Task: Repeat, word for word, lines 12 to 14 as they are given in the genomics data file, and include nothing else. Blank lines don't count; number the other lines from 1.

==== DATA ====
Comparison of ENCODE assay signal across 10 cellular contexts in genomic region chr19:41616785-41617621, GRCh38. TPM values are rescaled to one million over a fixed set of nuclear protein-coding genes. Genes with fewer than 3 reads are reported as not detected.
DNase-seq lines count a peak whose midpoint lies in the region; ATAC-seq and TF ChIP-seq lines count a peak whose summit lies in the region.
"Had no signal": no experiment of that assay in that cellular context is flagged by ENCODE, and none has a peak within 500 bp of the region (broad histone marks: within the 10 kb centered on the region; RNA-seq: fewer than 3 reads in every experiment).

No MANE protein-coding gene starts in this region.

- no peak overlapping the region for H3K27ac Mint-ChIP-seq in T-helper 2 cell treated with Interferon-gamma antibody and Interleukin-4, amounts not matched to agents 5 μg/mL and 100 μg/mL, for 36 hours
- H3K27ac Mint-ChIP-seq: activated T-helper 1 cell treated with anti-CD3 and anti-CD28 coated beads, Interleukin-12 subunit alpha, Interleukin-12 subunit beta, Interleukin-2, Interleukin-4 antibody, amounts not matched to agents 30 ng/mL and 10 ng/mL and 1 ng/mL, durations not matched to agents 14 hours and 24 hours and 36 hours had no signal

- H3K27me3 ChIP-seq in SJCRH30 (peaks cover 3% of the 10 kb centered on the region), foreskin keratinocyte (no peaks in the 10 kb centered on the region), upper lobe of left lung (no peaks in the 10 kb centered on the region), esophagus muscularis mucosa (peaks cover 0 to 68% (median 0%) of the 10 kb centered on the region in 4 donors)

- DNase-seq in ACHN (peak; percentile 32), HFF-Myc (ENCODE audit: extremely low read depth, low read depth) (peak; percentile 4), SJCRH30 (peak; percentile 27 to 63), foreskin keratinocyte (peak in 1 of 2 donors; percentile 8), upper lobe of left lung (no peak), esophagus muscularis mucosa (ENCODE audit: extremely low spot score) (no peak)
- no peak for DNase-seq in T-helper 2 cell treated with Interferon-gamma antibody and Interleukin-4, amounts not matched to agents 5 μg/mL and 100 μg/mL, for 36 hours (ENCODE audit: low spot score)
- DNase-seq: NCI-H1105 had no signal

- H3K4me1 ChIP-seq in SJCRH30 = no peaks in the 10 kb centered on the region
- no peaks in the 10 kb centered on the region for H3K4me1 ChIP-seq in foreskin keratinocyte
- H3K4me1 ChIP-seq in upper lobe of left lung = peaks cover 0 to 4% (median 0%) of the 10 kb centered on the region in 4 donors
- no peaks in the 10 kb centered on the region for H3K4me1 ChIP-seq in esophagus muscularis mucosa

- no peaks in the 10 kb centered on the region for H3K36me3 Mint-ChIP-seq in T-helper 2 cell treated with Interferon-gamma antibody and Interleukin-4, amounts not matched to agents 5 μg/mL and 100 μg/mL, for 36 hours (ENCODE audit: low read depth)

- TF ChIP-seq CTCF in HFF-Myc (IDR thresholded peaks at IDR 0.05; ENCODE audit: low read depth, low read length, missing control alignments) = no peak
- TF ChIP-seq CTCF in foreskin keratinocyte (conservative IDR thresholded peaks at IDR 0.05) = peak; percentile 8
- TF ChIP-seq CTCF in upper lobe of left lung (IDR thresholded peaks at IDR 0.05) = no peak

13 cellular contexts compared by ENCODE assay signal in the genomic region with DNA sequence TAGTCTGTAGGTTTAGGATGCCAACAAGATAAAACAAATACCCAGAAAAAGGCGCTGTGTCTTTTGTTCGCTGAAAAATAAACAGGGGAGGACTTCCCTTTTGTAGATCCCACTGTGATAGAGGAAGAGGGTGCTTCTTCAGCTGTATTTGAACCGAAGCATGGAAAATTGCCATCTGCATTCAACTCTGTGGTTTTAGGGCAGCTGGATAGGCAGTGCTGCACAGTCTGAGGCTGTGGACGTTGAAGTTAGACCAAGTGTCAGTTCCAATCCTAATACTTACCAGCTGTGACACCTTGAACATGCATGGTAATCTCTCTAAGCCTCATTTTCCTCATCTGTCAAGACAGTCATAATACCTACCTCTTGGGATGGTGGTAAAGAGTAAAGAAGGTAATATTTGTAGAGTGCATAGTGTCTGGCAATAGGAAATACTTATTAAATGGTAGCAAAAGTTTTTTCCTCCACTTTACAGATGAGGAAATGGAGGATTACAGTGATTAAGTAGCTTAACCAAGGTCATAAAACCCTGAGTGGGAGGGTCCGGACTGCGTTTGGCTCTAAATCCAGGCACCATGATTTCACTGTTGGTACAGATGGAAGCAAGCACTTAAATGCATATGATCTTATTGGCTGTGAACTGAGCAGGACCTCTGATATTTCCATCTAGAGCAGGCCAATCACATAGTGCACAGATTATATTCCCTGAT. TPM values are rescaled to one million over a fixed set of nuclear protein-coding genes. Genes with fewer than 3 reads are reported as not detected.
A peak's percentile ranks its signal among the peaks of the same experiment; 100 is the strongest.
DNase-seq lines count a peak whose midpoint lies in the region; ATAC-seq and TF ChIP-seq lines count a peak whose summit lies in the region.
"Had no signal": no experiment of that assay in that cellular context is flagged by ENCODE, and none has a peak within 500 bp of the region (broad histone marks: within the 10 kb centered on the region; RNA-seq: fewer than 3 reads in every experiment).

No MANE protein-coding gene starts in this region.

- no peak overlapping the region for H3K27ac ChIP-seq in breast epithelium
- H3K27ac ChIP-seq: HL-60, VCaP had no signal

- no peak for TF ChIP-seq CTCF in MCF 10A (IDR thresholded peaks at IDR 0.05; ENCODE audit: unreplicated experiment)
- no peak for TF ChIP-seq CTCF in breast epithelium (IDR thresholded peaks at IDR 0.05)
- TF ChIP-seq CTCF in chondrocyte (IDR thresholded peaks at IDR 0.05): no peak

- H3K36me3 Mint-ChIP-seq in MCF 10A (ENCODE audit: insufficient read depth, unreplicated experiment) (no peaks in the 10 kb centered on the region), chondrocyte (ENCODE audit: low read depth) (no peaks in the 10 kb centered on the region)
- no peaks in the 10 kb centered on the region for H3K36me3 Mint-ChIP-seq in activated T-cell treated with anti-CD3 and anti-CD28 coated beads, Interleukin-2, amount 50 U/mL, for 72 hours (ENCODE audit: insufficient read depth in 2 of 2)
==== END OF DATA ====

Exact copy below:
- no peaks in the 10 kb centered on the region for H3K4me1 ChIP-seq in foreskin keratinocyte
- H3K4me1 ChIP-seq in upper lobe of left lung = peaks cover 0 to 4% (median 0%) of the 10 kb centered on the region in 4 donors
- no peaks in the 10 kb centered on the region for H3K4me1 ChIP-seq in esophagus muscularis mucosa